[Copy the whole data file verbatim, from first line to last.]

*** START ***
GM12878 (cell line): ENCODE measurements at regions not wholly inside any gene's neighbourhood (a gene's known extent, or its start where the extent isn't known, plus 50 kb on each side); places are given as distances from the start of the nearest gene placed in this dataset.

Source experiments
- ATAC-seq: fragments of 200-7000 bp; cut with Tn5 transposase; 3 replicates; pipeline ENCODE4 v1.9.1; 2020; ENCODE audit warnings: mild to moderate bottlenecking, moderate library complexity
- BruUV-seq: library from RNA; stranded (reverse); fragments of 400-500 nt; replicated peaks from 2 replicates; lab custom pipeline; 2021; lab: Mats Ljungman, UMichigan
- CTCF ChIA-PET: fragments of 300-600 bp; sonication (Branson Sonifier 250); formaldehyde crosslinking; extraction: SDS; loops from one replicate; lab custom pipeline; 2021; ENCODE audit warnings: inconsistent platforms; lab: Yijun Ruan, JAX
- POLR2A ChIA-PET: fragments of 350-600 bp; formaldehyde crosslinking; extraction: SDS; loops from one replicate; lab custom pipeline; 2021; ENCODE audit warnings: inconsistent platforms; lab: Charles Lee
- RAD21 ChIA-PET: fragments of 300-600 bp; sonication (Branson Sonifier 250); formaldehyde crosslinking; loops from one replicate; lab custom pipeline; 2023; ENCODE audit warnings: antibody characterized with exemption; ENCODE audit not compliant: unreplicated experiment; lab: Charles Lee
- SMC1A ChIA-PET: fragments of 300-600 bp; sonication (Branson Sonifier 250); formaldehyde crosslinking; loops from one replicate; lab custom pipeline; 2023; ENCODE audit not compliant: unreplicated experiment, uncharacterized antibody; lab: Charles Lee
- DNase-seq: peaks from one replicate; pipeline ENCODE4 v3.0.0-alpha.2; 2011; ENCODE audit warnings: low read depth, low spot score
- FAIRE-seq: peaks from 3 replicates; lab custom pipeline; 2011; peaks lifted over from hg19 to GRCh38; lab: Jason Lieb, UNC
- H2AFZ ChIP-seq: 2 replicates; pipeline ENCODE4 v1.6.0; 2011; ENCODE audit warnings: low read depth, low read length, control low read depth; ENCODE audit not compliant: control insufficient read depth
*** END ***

GM12878 (cell line): ENCODE measurements at regions not wholly inside any gene's neighbourhood (a gene's known extent, or its start where the extent isn't known, plus 50 kb on each side); places are given as distances from the start of the nearest gene placed in this dataset.

Source experiments
- ATAC-seq: fragments of 200-7000 bp; cut with Tn5 transposase; 3 replicates; pipeline ENCODE4 v1.9.1; 2020; ENCODE audit warnings: mild to moderate bottlenecking, moderate library complexity
- BruUV-seq: library from RNA; stranded (reverse); fragments of 400-500 nt; replicated peaks from 2 replicates; lab custom pipeline; 2021; lab: Mats Ljungman, UMichigan
- CTCF ChIA-PET: fragments of 300-600 bp; sonication (Branson Sonifier 250); formaldehyde crosslinking; extraction: SDS; loops from one replicate; lab custom pipeline; 2021; ENCODE audit warnings: inconsistent platforms; lab: Yijun Ruan, JAX
- POLR2A ChIA-PET: fragments of 350-600 bp; formaldehyde crosslinking; extraction: SDS; loops from one replicate; lab custom pipeline; 2021; ENCODE audit warnings: inconsistent platforms; lab: Charles Lee
- RAD21 ChIA-PET: fragments of 300-600 bp; sonication (Branson Sonifier 250); formaldehyde crosslinking; loops from one replicate; lab custom pipeline; 2023; ENCODE audit warnings: antibody characterized with exemption; ENCODE audit not compliant: unreplicated experiment; lab: Charles Lee
- SMC1A ChIA-PET: fragments of 300-600 bp; sonication (Branson Sonifier 250); formaldehyde crosslinking; loops from one replicate; lab custom pipeline; 2023; ENCODE audit not compliant: unreplicated experiment, uncharacterized antibody; lab: Charles Lee
- DNase-seq: peaks from one replicate; pipeline ENCODE4 v3.0.0-alpha.2; 2011; ENCODE audit warnings: low read depth, low spot score
- FAIRE-seq: peaks from 3 replicates; lab custom pipeline; 2011; peaks lifted over from hg19 to GRCh38; lab: Jason Lieb, UNC
- H2AFZ ChIP-seq: 2 replicates; pipeline ENCODE4 v1.6.0; 2011; ENCODE audit warnings: low read depth, low read length, control low read depth; ENCODE audit not compliant: control insufficient read depth